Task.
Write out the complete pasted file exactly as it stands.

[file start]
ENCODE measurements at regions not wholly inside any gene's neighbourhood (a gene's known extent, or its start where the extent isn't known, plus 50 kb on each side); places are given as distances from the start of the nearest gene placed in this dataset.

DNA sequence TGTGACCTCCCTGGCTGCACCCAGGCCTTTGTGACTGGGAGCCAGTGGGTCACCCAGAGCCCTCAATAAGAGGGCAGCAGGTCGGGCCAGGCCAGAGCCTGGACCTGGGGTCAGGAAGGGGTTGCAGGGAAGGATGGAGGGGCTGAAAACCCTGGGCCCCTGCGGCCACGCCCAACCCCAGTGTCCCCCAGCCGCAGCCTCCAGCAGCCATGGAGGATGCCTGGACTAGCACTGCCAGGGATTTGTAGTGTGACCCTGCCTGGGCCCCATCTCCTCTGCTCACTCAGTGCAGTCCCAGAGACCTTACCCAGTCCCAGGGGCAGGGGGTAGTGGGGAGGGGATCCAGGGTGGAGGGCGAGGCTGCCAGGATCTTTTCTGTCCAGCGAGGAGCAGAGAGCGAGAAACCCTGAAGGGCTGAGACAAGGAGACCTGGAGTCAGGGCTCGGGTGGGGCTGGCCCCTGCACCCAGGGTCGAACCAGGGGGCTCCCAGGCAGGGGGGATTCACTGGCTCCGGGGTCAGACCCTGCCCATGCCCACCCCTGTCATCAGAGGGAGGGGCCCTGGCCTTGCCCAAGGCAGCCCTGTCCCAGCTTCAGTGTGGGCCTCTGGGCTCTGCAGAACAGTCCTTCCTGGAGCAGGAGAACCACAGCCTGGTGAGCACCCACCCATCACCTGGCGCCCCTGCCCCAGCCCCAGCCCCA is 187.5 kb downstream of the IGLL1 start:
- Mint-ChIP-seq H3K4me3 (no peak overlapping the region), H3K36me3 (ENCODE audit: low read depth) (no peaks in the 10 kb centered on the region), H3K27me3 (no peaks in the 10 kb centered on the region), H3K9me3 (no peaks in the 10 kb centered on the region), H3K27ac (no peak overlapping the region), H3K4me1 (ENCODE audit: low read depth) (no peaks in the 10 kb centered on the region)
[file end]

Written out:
ENCODE measurements at regions not wholly inside any gene's neighbourhood (a gene's known extent, or its start where the extent isn't known, plus 50 kb on each side); places are given as distances from the start of the nearest gene placed in this dataset.

DNA sequence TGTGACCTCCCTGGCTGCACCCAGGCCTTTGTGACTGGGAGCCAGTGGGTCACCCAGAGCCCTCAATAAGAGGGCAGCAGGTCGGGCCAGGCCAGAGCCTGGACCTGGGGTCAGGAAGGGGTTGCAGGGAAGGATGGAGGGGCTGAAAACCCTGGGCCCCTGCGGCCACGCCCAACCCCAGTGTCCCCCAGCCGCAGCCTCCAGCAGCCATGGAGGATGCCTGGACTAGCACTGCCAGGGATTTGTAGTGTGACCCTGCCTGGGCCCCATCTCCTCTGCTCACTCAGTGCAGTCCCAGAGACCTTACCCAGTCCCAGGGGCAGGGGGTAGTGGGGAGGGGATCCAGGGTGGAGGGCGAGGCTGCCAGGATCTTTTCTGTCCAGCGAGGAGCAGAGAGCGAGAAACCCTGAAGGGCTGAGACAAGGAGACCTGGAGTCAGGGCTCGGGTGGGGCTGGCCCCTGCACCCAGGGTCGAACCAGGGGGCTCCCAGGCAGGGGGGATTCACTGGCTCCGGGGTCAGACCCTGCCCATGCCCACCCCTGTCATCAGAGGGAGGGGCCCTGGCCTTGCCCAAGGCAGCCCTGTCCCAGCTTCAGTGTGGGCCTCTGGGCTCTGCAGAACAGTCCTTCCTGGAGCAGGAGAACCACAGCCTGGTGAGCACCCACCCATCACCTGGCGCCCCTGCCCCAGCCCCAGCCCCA is 187.5 kb downstream of the IGLL1 start:
- Mint-ChIP-seq H3K4me3 (no peak overlapping the region), H3K36me3 (ENCODE audit: low read depth) (no peaks in the 10 kb centered on the region), H3K27me3 (no peaks in the 10 kb centered on the region), H3K9me3 (no peaks in the 10 kb centered on the region), H3K27ac (no peak overlapping the region), H3K4me1 (ENCODE audit: low read depth) (no peaks in the 10 kb centered on the region)